Alcohol protons, for example, will usually show broad signals anywhere between 1-5 ppm. The signal for \(H_a\) in the spectrum of 1-heptanol is a typical example of a broadened NMR signal for an alcohol proton.

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    The table below provides a summary of approximate chemical shift ranges for protons in different bonding arrangements. A more detailed table can be found in the appendix.

    Table \(\PageIndex{1}\): Typical chemical shift ranges in \(^1H-NMR\).
    Type of proton Chemical shift range (ppm)
    bonded to \(sp^3\) carbon 0.5 - 4
    bonded to \(N\) (amine) 1 - 3
    bonded to \(O\) (alcohol) 1 - 5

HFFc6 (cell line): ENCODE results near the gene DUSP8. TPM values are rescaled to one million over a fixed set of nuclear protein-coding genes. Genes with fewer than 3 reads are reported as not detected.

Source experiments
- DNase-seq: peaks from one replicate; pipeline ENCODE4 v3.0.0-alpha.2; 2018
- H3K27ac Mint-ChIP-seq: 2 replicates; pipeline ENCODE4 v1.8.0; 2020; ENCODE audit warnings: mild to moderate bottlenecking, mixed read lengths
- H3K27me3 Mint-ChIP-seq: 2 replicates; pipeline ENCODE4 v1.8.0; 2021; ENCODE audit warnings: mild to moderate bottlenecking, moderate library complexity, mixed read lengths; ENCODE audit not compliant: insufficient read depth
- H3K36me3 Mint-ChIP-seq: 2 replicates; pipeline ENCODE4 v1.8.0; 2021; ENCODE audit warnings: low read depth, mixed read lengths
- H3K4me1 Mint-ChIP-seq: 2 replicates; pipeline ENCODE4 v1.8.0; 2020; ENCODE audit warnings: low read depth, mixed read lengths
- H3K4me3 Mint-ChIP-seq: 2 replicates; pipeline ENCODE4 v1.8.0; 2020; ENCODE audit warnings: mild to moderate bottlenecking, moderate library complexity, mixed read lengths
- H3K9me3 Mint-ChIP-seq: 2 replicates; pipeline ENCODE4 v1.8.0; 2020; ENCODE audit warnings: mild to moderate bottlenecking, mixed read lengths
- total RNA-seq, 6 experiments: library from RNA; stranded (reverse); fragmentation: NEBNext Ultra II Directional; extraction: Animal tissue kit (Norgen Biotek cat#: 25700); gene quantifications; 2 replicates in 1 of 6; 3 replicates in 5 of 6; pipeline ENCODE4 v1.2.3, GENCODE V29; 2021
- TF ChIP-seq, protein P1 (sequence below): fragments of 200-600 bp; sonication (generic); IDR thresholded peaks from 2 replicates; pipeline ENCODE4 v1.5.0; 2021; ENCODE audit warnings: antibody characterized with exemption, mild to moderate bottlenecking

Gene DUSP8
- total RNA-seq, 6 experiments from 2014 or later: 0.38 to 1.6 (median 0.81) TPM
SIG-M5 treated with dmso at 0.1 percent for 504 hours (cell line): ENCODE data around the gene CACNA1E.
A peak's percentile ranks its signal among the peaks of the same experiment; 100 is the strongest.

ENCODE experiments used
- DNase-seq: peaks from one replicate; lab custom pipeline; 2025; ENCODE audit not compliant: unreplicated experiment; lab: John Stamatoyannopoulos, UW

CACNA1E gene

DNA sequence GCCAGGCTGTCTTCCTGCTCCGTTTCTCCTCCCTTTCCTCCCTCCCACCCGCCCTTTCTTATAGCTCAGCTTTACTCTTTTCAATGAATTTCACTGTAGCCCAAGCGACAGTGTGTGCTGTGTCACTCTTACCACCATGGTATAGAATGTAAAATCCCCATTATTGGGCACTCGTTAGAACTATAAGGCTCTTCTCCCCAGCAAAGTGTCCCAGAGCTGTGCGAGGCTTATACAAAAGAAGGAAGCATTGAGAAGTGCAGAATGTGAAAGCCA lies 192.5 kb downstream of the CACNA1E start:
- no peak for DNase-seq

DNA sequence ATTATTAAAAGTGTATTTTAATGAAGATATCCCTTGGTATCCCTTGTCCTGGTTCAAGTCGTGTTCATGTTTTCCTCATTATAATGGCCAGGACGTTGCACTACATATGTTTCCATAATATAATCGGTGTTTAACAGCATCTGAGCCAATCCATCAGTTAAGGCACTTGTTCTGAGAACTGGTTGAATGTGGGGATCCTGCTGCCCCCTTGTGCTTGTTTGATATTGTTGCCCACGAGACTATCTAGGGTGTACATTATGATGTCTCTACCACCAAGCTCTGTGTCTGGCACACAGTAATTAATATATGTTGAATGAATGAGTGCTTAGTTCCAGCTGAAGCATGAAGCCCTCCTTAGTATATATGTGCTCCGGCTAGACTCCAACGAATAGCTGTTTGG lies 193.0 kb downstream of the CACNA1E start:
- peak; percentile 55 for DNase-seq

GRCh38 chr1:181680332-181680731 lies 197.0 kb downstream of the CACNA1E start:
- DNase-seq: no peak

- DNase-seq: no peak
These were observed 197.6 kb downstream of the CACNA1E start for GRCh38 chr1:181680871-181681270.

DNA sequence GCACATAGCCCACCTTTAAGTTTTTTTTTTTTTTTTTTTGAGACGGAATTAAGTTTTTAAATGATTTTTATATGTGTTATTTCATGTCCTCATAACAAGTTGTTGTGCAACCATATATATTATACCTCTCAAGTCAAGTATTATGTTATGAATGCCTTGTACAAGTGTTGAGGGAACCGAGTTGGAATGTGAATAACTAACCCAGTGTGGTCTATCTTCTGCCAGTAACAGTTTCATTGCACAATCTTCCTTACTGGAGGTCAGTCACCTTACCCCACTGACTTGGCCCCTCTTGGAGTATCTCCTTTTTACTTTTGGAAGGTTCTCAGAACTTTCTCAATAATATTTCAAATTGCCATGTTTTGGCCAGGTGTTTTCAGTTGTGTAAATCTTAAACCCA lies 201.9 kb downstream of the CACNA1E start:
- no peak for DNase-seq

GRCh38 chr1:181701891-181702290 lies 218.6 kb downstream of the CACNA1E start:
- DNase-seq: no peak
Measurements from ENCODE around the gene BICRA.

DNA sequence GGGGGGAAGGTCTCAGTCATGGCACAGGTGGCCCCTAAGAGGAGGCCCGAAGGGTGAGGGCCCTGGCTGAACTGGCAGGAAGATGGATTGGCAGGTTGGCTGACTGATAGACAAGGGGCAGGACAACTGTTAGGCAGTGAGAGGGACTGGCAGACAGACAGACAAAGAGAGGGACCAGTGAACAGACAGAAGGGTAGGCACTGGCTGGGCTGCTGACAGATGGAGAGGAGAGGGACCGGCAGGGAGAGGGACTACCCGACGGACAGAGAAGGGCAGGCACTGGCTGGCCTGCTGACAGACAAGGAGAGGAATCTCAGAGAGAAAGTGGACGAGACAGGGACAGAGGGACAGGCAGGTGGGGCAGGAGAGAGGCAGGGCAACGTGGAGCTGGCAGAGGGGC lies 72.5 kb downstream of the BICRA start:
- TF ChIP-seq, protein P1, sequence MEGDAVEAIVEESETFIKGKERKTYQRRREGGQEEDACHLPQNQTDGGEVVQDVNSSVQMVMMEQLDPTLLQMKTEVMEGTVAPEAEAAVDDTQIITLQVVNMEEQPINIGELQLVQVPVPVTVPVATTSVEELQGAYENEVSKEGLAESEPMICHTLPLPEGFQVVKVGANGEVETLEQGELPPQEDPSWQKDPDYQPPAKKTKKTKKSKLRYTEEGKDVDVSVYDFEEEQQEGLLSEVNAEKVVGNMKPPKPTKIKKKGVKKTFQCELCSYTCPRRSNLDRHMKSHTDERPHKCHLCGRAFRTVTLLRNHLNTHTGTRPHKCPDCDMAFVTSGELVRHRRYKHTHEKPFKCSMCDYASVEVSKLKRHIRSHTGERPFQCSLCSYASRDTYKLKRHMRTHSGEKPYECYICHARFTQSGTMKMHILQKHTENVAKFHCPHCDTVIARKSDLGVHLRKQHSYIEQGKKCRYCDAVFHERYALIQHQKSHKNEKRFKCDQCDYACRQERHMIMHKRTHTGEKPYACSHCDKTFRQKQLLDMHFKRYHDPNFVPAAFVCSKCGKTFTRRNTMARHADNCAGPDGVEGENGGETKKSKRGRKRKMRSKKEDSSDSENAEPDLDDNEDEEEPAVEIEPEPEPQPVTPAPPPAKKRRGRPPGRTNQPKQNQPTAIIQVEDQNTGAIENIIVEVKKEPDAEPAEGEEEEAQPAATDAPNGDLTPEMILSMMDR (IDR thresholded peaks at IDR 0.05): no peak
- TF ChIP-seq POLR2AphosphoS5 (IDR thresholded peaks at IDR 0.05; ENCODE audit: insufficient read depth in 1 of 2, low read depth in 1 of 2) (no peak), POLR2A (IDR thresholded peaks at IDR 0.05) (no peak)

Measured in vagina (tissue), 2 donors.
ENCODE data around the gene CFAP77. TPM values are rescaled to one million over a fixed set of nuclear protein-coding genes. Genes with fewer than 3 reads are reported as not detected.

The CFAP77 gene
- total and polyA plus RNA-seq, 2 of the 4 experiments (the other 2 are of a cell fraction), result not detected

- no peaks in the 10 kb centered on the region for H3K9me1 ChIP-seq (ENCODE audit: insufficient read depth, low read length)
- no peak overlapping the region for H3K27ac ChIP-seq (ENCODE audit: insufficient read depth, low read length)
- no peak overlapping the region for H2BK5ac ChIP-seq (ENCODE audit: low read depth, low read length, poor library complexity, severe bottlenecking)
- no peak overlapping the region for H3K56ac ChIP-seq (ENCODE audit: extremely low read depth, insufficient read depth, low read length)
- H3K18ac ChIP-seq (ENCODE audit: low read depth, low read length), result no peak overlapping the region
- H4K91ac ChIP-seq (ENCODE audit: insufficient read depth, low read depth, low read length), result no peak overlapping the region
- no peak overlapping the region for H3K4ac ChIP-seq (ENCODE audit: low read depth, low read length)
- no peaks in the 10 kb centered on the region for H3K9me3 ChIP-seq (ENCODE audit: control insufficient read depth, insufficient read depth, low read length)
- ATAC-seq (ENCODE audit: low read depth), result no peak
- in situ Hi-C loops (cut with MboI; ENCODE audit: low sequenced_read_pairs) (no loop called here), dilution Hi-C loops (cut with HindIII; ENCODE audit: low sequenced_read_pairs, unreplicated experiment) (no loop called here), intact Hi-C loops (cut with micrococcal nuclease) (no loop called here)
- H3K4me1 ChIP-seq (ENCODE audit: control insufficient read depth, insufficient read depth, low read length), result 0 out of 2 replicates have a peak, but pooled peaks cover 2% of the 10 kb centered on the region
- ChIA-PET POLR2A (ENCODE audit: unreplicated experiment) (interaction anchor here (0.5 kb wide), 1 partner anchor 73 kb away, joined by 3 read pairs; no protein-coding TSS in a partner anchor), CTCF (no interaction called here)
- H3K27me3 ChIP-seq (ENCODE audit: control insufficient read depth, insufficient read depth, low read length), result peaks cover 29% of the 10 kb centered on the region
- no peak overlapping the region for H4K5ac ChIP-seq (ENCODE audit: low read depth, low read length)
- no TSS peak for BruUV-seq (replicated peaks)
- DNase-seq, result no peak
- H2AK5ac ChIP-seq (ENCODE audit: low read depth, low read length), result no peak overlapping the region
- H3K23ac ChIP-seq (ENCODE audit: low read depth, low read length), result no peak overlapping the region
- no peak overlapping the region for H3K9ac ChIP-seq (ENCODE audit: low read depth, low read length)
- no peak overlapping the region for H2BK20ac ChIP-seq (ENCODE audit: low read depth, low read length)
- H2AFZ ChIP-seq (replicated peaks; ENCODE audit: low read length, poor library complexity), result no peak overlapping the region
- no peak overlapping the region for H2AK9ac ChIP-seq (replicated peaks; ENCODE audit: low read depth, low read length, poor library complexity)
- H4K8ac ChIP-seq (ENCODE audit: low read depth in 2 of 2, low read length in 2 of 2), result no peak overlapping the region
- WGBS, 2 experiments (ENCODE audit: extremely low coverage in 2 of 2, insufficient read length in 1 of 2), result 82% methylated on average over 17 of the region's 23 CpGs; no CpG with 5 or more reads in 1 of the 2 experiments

alkene/ vinylic 3.5 - 6.5
    terminal alkyne 2 - 3
    bonded to \(N\) (amide) 5 - 9
    aromatic 6 - 9
    aldehyde 9.5 - 10
    carboxylic acid 10 - 13

    Exercise \(\PageIndex{1}\)

    For each pair of protons colored red (\(H_a\)) and blue (\(H_b\)) in the structures below, state which is expected to have the higher chemical shift in \(^1H\)-NMR. For some of these it will be helpful to consult Table 2 at the back of the book.

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    Exercise \(\PageIndex{2}\)

    The \(^1H\)-NMR spectrum of the aromatic compound [18] annulene has two peaks, at 8.9 ppm and -1.8 ppm (a negative chemical shift, upfield of TMS!) with an integration ratio of 2:1. Explain the unusual chemical shift of the latter peak.